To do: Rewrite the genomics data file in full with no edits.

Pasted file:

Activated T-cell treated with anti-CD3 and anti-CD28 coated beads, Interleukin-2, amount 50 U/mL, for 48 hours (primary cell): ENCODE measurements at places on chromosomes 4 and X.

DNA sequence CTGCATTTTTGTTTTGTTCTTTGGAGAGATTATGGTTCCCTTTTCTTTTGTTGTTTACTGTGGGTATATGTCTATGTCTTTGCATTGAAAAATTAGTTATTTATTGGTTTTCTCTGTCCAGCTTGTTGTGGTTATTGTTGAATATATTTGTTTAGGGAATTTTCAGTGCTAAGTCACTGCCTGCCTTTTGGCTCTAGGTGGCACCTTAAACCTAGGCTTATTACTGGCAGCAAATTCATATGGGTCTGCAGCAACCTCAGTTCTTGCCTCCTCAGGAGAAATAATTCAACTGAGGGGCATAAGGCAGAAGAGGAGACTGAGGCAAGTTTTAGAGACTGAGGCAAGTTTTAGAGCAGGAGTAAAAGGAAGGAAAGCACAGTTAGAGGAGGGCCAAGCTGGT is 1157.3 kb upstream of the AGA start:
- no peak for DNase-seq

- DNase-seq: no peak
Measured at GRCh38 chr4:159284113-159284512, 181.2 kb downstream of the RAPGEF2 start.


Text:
Activated T-cell treated with anti-CD3 and anti-CD28 coated beads, Interleukin-2, amount 50 U/mL, for 48 hours (primary cell): ENCODE measurements at places on chromosomes 4 and X.

DNA sequence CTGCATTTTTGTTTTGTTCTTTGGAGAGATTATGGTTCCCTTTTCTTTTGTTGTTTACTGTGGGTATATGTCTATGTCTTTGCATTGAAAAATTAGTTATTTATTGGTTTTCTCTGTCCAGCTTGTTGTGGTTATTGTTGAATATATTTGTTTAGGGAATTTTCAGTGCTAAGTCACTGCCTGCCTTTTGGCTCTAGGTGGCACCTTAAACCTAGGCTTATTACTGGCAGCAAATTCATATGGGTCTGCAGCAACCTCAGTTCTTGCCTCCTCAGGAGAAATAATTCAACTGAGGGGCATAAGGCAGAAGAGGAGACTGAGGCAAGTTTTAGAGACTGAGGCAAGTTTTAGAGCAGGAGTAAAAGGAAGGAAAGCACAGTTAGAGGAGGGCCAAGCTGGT is 1157.3 kb upstream of the AGA start:
- no peak for DNase-seq

- DNase-seq: no peak
Measured at GRCh38 chr4:159284113-159284512, 181.2 kb downstream of the RAPGEF2 start.